Weather in Nagoya. Actual conditions and forecast
Week forecast for temperature, rain and cloudiness
Map of wind conditions for Nagoya area
Map of Nagoya temperature forecast
1. You can zoom in to Nagoya using the '+' button, or check temperatures around the globe by the '-' button.
2. Besides this, you can grab the map by your mouse button and move it to see the temperature in other regions.
This temperature map is centered around Nagoya. The map is real-time and interactive.
Rain forecast for Nagoya area
1. Using the control panel above this map, you can check the rain forecast for Nagoya for any period within next 10 days.
2. Via the top control panel, you can check the following weather parameters: Temperature, Cloud cover, Precipitation, Wind and Pressure.
This precipitation forecast map is centered around Nagoya. The map is also real-time and interactive.
Nagoya - guide chapters
Climate in Japan and weather forecast - best seasons for visit
Summer in most of Japan begins in June but is characterized by frequent and abundant rains. June is usually called the rainy season; the rains may not end for weeks. At the same time, coastal areas are struck by typhoons. Quite often during this period, the country is affected by natural disasters. Humidity rises significantly and the air temperature exceeds 30°C. In July, the precipitation becomes lower and humidity drops to 90%. From the end of August, the temperature begins to drop. In September, the air temperature can still reach 30°C, but in mid-October the average temperature is 13°C. Precipitation in autumn is quite rare.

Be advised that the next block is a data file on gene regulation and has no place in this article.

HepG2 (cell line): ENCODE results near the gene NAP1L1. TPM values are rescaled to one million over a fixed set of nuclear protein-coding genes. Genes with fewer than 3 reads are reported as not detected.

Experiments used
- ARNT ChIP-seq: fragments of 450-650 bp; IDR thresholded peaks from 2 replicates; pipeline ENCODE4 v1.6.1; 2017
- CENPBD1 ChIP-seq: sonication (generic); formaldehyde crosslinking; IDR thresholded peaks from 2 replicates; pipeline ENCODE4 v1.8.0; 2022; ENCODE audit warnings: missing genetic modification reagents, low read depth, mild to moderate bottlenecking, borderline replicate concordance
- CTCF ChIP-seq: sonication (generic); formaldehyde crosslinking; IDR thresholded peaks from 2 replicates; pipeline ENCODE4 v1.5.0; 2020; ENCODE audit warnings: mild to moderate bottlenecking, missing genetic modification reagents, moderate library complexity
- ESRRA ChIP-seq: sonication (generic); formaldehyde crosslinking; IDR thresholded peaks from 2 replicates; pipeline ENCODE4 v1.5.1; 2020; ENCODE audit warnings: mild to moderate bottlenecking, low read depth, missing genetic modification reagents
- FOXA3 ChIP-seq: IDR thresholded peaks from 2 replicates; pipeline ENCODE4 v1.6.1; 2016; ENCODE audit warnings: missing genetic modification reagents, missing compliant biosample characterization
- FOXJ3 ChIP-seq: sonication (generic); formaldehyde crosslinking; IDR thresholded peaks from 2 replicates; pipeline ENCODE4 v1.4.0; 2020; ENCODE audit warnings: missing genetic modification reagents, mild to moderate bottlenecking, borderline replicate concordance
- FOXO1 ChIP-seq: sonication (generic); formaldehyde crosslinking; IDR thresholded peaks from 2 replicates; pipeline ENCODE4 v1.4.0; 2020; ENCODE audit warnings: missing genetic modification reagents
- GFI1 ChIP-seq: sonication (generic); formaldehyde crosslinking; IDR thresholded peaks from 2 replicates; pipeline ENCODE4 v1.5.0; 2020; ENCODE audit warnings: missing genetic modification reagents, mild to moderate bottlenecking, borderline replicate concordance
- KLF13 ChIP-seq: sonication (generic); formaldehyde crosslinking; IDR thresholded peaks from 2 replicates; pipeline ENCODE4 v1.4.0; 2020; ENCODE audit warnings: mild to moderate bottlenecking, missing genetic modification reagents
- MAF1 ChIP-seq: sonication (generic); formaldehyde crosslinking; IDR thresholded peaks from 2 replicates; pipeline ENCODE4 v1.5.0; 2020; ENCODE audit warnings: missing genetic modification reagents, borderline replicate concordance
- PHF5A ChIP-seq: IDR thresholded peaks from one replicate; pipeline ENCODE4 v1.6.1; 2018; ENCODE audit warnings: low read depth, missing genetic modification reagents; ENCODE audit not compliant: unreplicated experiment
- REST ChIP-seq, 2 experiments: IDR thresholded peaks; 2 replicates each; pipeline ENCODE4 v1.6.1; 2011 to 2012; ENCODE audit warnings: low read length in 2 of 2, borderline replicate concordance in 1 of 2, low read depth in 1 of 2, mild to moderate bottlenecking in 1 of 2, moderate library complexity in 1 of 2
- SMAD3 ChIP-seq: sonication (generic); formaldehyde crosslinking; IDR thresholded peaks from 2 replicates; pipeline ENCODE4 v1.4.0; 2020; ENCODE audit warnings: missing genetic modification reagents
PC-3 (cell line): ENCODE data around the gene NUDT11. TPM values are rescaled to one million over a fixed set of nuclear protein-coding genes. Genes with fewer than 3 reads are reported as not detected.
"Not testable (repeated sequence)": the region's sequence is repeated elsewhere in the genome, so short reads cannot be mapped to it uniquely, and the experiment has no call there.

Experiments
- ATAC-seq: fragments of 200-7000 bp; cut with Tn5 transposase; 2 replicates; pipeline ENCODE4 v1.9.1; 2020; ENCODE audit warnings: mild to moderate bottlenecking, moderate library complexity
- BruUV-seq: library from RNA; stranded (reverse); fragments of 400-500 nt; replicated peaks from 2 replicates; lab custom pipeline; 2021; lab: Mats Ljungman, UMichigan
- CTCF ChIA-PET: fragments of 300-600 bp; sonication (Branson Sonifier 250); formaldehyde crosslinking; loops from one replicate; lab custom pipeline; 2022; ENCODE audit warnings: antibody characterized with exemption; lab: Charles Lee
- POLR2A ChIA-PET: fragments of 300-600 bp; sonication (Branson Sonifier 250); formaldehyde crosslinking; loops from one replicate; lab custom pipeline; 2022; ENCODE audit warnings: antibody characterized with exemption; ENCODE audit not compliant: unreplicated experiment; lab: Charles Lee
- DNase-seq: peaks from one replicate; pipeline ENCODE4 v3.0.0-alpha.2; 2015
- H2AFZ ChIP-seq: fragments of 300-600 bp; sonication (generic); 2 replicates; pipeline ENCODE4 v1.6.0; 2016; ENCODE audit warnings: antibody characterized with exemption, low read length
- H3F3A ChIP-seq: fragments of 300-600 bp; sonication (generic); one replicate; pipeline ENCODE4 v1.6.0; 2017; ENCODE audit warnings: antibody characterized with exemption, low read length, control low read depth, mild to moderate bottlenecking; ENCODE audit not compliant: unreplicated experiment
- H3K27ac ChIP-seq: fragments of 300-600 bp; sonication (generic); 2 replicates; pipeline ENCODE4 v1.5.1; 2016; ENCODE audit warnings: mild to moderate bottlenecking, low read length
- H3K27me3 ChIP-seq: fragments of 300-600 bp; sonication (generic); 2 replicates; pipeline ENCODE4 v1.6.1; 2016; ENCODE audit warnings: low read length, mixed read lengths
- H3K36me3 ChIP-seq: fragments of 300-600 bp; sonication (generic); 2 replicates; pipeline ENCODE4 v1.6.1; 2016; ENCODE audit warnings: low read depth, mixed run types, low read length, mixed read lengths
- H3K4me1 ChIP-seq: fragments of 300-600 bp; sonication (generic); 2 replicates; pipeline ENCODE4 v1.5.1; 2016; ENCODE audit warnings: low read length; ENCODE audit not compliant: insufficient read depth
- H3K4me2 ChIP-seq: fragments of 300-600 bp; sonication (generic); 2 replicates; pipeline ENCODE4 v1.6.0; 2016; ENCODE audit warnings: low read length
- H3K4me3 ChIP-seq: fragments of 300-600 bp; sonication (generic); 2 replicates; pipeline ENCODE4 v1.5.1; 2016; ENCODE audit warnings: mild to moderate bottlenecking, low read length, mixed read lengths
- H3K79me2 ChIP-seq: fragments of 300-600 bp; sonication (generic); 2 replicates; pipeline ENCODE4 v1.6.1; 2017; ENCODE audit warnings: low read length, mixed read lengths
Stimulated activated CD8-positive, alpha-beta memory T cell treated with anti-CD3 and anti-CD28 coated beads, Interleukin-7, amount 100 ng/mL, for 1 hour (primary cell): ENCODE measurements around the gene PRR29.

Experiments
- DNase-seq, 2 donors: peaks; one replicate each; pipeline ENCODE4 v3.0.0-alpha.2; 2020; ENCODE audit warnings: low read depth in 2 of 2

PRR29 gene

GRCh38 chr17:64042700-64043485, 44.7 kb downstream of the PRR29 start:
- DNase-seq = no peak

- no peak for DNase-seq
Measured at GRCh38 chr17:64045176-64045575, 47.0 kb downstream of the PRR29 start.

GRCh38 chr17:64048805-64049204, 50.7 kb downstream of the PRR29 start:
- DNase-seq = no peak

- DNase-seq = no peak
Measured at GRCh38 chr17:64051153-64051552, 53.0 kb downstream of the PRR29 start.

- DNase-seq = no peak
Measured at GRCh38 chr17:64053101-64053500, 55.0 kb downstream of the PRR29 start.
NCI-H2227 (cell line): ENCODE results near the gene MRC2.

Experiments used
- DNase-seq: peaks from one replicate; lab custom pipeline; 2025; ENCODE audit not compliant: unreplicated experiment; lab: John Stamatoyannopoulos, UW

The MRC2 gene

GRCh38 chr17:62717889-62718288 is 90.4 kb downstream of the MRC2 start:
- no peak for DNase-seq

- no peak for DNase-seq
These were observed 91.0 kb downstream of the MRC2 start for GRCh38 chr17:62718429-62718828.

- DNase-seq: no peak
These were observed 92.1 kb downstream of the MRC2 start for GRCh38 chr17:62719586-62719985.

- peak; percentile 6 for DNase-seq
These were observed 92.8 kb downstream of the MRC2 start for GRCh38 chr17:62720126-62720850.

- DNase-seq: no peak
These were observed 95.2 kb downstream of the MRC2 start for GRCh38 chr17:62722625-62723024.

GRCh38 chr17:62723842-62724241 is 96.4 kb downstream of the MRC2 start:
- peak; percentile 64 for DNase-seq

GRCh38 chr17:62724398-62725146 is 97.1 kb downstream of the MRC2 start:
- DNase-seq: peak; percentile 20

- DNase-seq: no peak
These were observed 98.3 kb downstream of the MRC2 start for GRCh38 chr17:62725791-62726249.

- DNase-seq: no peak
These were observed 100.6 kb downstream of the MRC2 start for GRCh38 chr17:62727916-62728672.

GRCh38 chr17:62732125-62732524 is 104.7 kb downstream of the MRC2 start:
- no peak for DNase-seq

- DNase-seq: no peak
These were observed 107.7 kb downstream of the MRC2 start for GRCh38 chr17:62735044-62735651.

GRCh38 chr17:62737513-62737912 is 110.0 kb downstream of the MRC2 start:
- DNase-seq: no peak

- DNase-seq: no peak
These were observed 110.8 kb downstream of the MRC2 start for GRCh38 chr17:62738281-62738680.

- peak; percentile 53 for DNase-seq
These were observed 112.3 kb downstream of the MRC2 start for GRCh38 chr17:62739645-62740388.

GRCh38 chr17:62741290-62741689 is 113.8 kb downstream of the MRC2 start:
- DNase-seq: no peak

Atmosphere of Japan: religion and languages
The actual state language of Japan is Japanese. The locals call it nihonga. It is worth noting that more than 142 million people speak Japanese fluently today, and it is the native language of more than 130 million people. This enables this linguistic structure to occupy a worthy 8th place in the world ranking based on its prevalence. Most of the people who speak Japanese naturally live in the Land of the Rising Sun. In addition, a significant number of people still live in Hawaii and Brazil to date. In one of the States of America, the Japanese language was even granted the status of state language.